Firstly, we need to create trans-disciplinary approaches to issues and opportunities as they arise. That should not happen by accident .(beneficial as that can be)Then, we have the paradox of knowledge silos: on the one hand, a silo allows rapid communication and field development, as all participants share a common level of abstraction (specialist language and common practice, achieved through education) which gives them a common language and experience that radically reduces the cost of codification. Expert language is concise and deeply contextual, which is not to say we don’t need to find better ways to communicate complex ideas. On the other hand, we need people to work across silos, not just to break down expert entrainment (which is a danger) but to create new knowledge and insight. In the Field Guide, we identify a method called entangled trios, designed to build informal networks across silos or cultures. We also have focused approaches to social network stimulation. To give two examples: (i) students joining a college in engineering are placed into a learning trio with people from the humanities and pure sciences. Throughout the year they are brought together for a series of micro-tasks on issues such as welfare or community engagement. That is useful in itself but we are also actually building networks between those silos that will connect in the present and build a habit of interaction post-education. (ii) in urban re-generation projects we have connected teenagers with people from their grandparents generation to generate ideas for change. Once an idea is formed, they are put into a trio with someone from government who can make it happen. There are many other examples of this, but the main idea is about creating the equivalent of fungal networks that are present in all healthy soil and link tree roots in a collaborative relationship. Informal networks exist in all organisations based on when people started working, similar education, shared interests, and more. That is useful but not enough as these networks, informal as they are, might still contain a bit too much similarity; creating multiple, unstructured, potentially novel, context-free channels for information flow is vital. Formal channels have been built with a specific context in mind so they do not adjust so quickly.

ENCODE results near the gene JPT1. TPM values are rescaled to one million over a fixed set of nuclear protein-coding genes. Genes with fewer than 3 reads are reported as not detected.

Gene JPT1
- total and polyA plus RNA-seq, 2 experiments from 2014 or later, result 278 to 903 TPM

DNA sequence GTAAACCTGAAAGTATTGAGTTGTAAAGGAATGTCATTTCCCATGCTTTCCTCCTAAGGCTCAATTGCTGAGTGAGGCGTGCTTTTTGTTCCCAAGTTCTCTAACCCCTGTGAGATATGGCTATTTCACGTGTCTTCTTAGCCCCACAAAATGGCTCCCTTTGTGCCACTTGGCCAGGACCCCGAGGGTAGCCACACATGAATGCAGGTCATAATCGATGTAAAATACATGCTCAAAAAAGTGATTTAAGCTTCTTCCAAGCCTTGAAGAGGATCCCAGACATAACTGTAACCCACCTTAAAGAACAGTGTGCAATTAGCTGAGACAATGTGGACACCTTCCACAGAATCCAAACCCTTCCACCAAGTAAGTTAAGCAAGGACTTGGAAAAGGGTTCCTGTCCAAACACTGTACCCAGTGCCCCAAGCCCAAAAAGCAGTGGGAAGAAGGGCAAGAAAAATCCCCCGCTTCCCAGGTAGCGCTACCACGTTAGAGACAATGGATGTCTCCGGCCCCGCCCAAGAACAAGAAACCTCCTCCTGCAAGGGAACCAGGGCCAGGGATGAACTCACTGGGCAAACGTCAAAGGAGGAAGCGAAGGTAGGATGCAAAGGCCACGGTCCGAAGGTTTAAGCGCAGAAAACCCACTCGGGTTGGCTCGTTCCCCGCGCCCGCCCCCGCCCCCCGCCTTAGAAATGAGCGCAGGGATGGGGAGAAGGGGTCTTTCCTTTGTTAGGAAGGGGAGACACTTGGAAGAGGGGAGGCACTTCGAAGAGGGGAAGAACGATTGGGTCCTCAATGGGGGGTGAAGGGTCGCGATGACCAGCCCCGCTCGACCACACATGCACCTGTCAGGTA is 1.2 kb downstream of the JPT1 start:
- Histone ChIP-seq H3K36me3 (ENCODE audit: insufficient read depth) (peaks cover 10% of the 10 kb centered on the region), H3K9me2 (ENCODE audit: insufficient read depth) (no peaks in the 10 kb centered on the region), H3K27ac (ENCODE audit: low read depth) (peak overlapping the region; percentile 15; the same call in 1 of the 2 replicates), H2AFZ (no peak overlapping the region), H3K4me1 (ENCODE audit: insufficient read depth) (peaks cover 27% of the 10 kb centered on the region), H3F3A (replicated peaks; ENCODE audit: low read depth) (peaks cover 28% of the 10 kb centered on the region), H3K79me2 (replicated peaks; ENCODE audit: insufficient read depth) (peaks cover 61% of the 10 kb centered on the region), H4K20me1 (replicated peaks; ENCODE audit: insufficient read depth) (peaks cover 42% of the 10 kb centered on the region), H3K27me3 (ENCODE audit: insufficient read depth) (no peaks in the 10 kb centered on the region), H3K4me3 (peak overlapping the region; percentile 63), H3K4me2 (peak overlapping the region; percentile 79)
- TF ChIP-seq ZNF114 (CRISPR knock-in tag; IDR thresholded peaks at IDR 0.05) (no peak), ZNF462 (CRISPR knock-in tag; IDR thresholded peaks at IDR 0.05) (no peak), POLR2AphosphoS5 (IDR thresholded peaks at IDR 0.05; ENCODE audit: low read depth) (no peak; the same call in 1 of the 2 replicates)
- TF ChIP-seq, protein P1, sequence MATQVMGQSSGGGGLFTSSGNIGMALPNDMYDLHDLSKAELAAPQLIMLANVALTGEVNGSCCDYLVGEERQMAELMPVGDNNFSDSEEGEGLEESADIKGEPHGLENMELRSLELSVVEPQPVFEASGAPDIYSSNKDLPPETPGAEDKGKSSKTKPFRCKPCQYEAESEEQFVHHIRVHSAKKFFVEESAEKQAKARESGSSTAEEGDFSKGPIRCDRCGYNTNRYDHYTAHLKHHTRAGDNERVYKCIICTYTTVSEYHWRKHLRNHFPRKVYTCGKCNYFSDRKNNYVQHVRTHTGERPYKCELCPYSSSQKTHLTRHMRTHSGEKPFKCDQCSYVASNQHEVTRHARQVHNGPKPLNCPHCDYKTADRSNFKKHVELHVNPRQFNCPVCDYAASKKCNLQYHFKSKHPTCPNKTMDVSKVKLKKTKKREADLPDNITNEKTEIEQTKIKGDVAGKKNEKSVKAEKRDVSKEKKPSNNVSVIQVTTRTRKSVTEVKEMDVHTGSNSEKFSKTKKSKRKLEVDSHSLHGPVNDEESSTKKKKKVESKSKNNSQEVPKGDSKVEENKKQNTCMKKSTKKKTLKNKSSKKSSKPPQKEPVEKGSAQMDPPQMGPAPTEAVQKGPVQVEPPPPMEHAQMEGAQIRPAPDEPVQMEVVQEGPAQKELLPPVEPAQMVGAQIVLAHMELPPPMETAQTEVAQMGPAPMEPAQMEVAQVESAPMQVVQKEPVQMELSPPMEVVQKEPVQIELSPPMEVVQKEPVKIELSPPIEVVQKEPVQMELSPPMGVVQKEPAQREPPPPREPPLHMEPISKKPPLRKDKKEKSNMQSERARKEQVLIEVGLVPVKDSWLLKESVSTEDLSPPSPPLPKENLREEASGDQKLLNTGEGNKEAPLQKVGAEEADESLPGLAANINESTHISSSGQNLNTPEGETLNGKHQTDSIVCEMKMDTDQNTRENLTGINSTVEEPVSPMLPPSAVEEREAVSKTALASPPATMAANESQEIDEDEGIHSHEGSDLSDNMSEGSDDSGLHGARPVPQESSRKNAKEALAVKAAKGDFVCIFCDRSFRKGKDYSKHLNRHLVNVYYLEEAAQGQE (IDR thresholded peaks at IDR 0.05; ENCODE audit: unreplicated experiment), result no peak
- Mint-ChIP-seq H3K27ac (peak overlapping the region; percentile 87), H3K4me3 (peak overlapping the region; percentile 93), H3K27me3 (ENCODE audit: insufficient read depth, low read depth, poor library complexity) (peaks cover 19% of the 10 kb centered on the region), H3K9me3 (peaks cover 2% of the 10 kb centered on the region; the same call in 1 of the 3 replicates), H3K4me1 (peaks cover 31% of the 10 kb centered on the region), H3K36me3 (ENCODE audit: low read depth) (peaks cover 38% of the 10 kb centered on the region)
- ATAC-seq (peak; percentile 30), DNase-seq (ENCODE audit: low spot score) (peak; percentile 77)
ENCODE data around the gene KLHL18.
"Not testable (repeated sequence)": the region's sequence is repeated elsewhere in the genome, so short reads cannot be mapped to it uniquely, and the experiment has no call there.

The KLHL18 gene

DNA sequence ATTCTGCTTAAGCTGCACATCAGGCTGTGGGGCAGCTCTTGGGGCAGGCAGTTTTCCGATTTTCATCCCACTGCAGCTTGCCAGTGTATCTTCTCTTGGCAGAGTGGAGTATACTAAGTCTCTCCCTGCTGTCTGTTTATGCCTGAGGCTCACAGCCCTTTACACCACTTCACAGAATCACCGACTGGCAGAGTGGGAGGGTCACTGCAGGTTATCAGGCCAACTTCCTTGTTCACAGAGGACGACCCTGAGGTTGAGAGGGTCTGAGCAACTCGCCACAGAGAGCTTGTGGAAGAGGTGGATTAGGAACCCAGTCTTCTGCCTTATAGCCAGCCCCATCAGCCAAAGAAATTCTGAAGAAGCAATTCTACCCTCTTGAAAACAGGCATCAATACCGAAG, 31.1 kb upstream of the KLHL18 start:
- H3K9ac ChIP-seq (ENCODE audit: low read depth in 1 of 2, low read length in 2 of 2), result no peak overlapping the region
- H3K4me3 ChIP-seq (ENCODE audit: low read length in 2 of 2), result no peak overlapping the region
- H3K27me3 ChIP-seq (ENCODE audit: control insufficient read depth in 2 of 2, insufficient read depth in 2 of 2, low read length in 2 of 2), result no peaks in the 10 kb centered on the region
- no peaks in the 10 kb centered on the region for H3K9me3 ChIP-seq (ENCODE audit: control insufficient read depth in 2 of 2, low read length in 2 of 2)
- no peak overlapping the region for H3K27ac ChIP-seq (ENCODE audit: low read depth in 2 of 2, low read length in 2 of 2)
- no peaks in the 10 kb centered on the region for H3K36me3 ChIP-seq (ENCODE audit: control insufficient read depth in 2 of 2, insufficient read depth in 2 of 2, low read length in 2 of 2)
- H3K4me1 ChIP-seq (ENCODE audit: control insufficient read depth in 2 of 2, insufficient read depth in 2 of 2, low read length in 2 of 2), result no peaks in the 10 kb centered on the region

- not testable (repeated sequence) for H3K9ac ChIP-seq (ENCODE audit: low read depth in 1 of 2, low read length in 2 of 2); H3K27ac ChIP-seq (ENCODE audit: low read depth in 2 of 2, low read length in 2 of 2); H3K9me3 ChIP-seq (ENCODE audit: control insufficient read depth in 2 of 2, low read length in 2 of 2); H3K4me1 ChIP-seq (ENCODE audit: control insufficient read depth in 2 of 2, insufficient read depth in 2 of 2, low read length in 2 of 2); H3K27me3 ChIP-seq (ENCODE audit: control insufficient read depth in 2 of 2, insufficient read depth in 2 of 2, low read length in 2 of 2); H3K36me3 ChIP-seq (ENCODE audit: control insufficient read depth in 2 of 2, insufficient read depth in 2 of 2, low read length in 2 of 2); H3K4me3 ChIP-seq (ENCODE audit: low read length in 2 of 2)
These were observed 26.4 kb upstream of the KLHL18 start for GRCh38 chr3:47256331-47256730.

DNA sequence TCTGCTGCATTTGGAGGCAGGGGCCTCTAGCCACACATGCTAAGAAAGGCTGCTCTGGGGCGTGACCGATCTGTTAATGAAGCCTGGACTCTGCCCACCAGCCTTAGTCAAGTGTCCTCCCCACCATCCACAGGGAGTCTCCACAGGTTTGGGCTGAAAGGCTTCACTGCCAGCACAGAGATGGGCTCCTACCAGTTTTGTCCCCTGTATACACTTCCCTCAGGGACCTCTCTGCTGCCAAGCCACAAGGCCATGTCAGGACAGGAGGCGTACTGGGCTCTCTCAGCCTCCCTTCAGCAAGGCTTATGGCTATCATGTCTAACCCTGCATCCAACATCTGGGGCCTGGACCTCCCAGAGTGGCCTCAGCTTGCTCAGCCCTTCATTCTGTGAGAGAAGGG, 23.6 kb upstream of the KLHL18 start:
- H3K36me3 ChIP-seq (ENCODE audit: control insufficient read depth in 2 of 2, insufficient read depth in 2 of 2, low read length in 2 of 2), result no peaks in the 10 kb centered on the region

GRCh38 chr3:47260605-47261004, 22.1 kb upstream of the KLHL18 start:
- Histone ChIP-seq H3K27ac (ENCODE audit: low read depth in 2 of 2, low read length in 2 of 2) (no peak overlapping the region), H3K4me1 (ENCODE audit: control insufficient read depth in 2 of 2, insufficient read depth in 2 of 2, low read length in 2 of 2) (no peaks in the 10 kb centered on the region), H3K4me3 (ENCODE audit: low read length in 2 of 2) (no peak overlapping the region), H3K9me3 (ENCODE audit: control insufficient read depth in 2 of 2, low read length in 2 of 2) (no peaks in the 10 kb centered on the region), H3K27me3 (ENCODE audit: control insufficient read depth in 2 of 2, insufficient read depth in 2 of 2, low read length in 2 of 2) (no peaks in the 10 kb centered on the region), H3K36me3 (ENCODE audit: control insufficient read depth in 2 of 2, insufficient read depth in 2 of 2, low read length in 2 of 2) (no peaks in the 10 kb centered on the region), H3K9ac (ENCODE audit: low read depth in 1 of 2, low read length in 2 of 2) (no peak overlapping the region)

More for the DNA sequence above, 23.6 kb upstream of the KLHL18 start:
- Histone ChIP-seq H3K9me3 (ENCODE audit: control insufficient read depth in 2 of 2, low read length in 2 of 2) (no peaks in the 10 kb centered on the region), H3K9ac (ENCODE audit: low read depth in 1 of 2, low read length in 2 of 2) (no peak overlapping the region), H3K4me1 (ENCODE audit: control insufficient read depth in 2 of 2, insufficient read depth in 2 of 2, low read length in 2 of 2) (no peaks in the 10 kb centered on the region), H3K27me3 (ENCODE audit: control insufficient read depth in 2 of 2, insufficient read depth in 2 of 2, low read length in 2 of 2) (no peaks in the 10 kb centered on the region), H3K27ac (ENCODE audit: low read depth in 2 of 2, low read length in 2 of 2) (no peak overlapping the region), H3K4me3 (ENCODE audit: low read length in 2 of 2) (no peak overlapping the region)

Secondly, we need to find ways to radically repurpose existing knowledge, capabilities, and technologies for novel, as yet unknown, purposes. This is more common than people realise. In 1945, an engineer maintaining a radar machine realised the significance of a chocolate bar melting in his pocket, so he put a metal box around the magnetron and we had the first microwave oven. IBM repurposed its world wide market leadership in punch cards as a control mechanism for industrial machines to gain first mover advantage in the early days of computing. In the pharmaceutical sector, aspirin and viagra both ended up with very novel uses from their original intent. In biology this is known as exaptation - a dinosaur’s feathers might have been selected for warmth and sexual display and adapted over time. Then, under stress, (think of small dinosaurs with skin flaps that more effectively displayed their colourful feathers who had to run fast to avoid predators) those exapted for flight. The field guide gives many other examples. Managing for serendipity is possible. The trio method above is one approach but we can also map what we know at an optimal (generally smaller) level of granularity and, avoiding categories, instead map them through abstract concepts (art is one approach there) to allow novel and unusual connections to be made. There is an argument that art in humans allowed us to abstract from what we have in front of us to see radical and novel connections between things. We are abductive more than we are inductive, and really good at it too: this means we make plausible connections and practically test them out more than we generalise. The upside of that is innovation. The downside is a tendency to believe conspiracy theories. Finding ways to identify which abductive insights represent coherent pathways of exploration is key to managing uncertainty. Connecting people and mapping at the right level of granularity are both necessary, but we also need to find new ways to quantify coherence, which leads us to the creation of human sensor networks.